Thursday, September 22, 2011

The Burned House

Cosmos 'Sonata White'

The Burned House
A Sestina

When I wasn’t looking, the house burned down,
the one standing on the cliff’s edge that just sucked in the smoke
and died. It was tall and full of mirrored rooms, that house
I used to own, each one a tank in which some dreamfish swam in fire,
where liquid light flickered on scales of gold and copper, now white
lumps of half-burned bone, refleshed with sudden coats of ash.

How were these soul aquaria so full of life transformed to ash?
to flecks crisped from scorched love letters blown down
the drive, black ink bleeding on blue paper burned feathery white?
Your words to me, mine to you, became a script of smoke
ribboning envelopes all set alight to fuel this chemical fire
that when my head was turned burned down the house.

Blackened beams are everywhere, obscene stumps of house       
frame arching possibilities negated. Nothing made of ash
can be reused. I turn over scant remains uneaten by the fire
that swallowed up the core and spit out shingles, flying down
in flaps of flame, exhaling heat while carcinogenic smoke      
billowed from gapped window mouths in plumes of restless white.

When it happened I was working a new bed for the Sonata White
cosmos, but purity failed; fire’s finger drew a circle round the house
of C. sulphureus instead, yellow petals aster bright, tangerine smoke
drifted against the lintel wild alive, drawing all being from that ash
rich compost of dreamfish dying in char as the building came down;
now where the white rebelled I fill my hand with redgold fire.

So I come to the doorway drawn by the long gone glow of fire       
to rake through the dulled nails and teeth of white
half-melted yesterdays, look for the last inhabitants down
beneath the rotten timbers where the dead house
trembles, gives up its bones and sleeps in ash.
I pick and fuss at the ruins, filling my bag with smoke:

photographs once kodachrome stained to sepia,  smoke
colored faces turned to relics, eyeholes eaten black by fire
unreal as the fingerbone of a non-existent saint, grey as ash
and as unlikely to reignite; trinkets charred to white
misshapen in the reflux of the firehose, lockets that house
a tarnished twist of burnt hair muddied by walls long fallen down.

My insurance covers none of this lost substance, now white ash,
a total loss except for cosmos smoke, gold-warm as any fire,
banked embers over the open house of the wild that can’t burn down.

~September 2011

Posted for   FormForAll   at dVerse Poets Pub

Cosmos is a perennial or half-hardy annual in the aster family, native to Mexico, Arizona, Florida and the southern U.S. down into Central and South America. It grows in both wild and cultivated form. It is heat and drought tolerant and reseeds itself so freely some forms, including C. sulphureus, are considered a weed in some places. Cosmos bipinnatus 'Sonata White" is a pure white hybrid form, bred for the cut flower trade.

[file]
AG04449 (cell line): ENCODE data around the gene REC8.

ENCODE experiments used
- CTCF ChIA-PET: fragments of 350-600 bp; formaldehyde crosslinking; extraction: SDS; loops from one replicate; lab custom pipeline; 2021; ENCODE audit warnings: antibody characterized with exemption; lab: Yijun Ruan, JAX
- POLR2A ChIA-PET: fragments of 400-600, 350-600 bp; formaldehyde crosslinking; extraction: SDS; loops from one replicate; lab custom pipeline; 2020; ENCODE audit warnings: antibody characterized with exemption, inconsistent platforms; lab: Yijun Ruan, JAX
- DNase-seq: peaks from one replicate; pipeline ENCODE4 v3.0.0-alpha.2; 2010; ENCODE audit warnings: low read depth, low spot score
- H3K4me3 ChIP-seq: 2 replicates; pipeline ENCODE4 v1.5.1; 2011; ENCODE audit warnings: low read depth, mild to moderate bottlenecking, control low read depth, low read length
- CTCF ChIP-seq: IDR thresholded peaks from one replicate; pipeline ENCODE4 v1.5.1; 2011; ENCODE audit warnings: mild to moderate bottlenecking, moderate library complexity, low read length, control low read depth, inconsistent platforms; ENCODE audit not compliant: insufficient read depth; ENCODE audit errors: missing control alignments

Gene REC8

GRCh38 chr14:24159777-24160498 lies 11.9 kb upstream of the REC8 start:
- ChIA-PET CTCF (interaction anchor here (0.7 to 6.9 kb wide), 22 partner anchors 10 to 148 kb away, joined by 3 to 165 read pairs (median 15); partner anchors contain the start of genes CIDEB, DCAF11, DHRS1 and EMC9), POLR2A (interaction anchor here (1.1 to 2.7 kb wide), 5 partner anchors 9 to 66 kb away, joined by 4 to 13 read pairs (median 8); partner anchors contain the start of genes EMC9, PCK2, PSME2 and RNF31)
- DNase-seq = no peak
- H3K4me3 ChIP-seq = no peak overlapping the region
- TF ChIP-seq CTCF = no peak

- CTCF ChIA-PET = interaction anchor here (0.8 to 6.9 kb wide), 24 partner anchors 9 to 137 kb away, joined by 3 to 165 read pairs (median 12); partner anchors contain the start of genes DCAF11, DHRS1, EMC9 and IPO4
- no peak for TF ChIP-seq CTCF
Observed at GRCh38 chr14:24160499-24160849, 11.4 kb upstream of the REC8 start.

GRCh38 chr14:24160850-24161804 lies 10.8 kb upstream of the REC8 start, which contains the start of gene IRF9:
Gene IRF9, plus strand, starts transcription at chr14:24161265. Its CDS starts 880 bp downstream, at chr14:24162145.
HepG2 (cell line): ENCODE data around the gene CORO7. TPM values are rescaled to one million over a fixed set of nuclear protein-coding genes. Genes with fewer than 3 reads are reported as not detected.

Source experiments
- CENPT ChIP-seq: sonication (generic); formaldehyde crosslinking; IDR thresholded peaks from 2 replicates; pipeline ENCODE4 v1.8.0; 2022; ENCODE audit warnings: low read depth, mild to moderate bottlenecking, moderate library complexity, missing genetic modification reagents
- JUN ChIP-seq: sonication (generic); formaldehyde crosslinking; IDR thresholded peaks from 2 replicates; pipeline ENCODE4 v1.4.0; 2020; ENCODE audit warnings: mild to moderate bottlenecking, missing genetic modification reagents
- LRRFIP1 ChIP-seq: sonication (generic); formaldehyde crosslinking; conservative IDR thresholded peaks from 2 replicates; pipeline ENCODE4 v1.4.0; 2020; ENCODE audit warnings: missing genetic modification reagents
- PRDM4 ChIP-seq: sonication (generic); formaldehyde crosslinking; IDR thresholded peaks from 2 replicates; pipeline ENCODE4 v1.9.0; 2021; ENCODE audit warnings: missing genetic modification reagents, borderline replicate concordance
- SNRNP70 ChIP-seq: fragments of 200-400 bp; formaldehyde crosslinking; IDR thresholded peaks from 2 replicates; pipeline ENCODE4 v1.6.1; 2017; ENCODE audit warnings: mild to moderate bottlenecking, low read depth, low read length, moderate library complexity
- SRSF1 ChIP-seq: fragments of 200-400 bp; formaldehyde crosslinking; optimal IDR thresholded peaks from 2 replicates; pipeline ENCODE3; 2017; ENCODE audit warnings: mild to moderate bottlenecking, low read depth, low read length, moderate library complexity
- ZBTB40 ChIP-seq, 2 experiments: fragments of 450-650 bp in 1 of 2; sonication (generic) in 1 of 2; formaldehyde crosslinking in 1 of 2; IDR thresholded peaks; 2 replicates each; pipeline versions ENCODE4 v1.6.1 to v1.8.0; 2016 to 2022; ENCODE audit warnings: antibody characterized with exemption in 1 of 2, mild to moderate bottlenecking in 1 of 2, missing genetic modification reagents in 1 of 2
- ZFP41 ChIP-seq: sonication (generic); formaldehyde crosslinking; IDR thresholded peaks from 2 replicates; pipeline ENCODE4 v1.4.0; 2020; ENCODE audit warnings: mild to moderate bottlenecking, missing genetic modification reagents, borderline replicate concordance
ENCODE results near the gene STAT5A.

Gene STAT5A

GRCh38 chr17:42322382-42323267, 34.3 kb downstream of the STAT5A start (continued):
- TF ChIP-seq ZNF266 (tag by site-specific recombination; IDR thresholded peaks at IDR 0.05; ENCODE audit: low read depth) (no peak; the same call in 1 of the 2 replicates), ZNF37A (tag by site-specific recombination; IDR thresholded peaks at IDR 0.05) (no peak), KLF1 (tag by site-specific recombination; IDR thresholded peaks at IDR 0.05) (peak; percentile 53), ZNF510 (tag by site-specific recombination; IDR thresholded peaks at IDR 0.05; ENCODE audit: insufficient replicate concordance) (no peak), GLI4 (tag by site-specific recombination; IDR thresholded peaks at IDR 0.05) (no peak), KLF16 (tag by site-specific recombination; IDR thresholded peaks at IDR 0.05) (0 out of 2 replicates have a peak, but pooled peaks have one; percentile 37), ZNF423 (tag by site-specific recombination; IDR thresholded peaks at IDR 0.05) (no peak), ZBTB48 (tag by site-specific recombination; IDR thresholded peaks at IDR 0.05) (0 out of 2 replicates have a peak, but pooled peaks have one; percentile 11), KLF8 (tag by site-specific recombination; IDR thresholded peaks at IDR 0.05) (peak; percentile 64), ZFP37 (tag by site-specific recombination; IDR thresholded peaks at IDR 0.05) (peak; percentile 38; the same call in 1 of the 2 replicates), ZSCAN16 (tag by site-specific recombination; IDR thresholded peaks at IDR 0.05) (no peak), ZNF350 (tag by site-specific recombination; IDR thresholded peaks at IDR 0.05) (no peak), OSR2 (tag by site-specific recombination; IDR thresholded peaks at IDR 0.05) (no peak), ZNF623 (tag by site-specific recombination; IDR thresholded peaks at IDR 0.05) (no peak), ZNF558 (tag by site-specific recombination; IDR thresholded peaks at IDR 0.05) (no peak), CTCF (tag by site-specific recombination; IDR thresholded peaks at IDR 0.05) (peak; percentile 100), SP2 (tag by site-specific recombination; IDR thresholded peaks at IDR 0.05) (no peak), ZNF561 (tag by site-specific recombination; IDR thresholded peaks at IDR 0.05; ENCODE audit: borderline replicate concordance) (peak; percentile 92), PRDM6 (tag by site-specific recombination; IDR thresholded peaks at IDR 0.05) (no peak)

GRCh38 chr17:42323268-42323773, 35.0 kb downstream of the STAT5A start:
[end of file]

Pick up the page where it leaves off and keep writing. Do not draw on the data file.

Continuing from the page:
Photo: Cosmos bipinnatus "Sonata White" by Julie Anne Workman, Forde Abbey, Somerset, UK
courtesy wikipedia Par Julie Anne Workman (Travail personnel) [CC-BY-SA-3.0 (], via Wikimedia Commons


  1. Time is the fire that removes substance not insurance covered while re-coating the bones with paper thin skin of ash turned to liver spotted sepia. Nicely done on the structure and function. I like it very much.

  2. very nice hedge...great textures on thehouse and the photographs...not a fire but a flood that took my grammas helps me understand the loss of memories and loss of everything....each room a fish bowl of dream fish, the bone finger of a non existent saint...nice descriptors...your final line def carries weight....

  3. Finely wrought poem, friend, re-entering the burnt house of love (or history) to examine and weigh what was lost there, and what survives in the maker's fire. A great weighing, too, of what's covered by earthly insurance and what cannot be recompensed for because it cannot be lost. The lead and end photos remind us that "the open house of the wild" "can't burn down." Loved it. - Brendan

  4. I like "nothing made of ash can be reused." Isn't that the truth? And I love the last line about the open house of the wild that can't burn down. I never thought of it that way before, but that too is true.

    I admire your ambition in writing sestinas.

  5. The first line is breathtaking and probably contains more truth than anything that I've read in a long time.

  6. Lovely form Hedge.. thanks for sharing this.

    I like the colours and charred images of the mirrored filled house burning down to ash white. Awesome writing as always ~

  7. Again you set the highest bar and excel over it. What amplifies and destroys love, how innocently or carelessly, yet somehow fated. And when we are burned to ash the wide world continues on without all our noise, unscathed by our internal drama. I was especially touched by the futility of: 'I pick and fuss at the ruins, filling my bag with smoke'. Masterfully executed with rich meaning winnowed out; you've distilled a monumental theme to its components with immense skill.

  8. Thanks all--this one came out rather quickly and imperfectly--still feels rather rough around the edges and I've done a bit of rewriting on it this morning, so your words of appreciation are all the more meaningful.

    @FB: Almost choked ya to say something good about form, eh? That's true friendship.